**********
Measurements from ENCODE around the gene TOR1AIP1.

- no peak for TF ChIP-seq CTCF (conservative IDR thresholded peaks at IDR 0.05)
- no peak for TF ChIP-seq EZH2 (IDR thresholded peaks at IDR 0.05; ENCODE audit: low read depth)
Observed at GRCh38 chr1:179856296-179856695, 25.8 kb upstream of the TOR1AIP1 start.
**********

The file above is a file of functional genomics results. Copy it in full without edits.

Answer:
Measurements from ENCODE around the gene TOR1AIP1.

- no peak for TF ChIP-seq CTCF (conservative IDR thresholded peaks at IDR 0.05)
- no peak for TF ChIP-seq EZH2 (IDR thresholded peaks at IDR 0.05; ENCODE audit: low read depth)
Observed at GRCh38 chr1:179856296-179856695, 25.8 kb upstream of the TOR1AIP1 start.